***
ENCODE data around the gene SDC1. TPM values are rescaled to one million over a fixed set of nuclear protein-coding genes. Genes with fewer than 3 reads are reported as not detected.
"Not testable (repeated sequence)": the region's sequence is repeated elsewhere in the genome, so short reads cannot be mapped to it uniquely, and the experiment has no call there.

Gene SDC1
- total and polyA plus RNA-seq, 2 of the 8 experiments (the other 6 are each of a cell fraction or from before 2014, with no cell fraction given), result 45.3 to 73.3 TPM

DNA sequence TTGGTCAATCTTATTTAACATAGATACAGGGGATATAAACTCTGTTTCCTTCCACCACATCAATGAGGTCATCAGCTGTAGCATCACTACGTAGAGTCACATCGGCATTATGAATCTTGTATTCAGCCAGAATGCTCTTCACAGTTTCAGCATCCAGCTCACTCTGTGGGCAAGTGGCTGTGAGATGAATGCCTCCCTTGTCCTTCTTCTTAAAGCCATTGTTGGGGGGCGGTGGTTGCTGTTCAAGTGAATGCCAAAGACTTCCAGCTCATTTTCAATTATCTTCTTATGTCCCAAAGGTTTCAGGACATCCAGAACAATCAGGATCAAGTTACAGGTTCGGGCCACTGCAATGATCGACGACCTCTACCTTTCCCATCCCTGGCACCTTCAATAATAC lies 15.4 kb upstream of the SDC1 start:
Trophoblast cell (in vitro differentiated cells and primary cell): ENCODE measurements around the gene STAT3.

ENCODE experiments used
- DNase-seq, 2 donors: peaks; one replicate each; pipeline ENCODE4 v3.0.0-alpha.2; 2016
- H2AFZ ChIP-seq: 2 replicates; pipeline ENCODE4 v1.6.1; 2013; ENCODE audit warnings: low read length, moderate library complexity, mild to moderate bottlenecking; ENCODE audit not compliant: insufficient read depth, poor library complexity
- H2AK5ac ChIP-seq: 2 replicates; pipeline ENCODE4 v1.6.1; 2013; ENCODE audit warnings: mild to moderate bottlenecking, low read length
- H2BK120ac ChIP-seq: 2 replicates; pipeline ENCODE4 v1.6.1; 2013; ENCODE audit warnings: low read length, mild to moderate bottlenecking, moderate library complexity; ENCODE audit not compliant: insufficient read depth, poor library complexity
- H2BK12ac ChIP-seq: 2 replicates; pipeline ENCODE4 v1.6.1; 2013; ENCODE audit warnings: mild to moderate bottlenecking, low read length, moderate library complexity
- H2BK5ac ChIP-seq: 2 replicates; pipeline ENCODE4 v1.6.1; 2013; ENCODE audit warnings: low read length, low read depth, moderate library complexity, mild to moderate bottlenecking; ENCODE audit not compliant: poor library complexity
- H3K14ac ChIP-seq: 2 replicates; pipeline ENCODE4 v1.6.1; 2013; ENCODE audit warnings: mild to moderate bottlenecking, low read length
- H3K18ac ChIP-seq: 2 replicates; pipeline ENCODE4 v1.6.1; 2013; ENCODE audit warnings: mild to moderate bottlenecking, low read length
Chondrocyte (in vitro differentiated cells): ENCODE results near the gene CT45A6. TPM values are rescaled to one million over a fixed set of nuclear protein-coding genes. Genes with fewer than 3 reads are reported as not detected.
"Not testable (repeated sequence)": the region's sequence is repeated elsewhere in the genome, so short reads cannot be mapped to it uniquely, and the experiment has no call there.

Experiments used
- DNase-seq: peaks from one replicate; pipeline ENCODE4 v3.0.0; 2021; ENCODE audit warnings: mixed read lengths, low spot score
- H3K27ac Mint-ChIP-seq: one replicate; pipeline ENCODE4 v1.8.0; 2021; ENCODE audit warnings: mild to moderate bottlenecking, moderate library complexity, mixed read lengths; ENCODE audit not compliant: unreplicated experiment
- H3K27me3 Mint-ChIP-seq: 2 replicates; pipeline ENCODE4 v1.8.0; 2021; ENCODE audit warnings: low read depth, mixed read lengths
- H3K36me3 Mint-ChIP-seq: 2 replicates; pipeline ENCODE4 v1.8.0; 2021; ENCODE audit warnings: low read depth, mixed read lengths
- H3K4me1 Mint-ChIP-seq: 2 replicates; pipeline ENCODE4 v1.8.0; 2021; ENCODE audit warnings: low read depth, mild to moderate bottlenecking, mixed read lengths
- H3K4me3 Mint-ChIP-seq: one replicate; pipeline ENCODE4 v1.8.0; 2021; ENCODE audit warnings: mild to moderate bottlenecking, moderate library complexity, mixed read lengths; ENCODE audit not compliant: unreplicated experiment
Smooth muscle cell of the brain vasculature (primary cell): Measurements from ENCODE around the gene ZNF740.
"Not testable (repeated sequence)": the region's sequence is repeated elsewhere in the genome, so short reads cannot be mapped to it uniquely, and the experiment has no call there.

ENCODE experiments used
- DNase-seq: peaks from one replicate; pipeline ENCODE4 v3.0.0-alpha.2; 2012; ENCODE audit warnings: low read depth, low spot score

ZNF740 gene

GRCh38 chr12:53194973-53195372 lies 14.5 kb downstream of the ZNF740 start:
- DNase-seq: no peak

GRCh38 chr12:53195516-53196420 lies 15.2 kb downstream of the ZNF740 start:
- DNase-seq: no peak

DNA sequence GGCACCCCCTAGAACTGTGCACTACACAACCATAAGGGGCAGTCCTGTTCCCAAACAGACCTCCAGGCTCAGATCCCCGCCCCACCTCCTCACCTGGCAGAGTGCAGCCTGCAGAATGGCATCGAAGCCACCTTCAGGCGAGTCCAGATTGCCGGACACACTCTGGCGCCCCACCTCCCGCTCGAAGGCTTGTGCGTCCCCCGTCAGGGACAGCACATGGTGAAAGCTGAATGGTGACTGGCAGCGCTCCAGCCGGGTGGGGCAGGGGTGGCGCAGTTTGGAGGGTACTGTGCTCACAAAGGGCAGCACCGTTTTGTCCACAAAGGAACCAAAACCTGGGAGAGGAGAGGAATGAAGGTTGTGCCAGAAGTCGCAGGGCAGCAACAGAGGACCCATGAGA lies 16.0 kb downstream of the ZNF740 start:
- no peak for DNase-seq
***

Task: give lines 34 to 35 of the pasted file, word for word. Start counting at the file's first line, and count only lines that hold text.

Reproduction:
DNA sequence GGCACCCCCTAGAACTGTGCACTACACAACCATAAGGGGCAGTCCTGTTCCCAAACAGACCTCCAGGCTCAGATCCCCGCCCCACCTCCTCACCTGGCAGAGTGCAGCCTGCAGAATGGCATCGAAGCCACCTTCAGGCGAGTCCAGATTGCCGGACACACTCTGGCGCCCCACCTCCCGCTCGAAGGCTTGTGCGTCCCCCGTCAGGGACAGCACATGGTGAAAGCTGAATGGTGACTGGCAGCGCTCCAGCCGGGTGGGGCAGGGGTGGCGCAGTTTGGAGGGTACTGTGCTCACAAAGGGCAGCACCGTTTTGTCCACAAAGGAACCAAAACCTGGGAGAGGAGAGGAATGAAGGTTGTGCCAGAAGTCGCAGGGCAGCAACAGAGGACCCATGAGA lies 16.0 kb downstream of the ZNF740 start:
- no peak for DNase-seq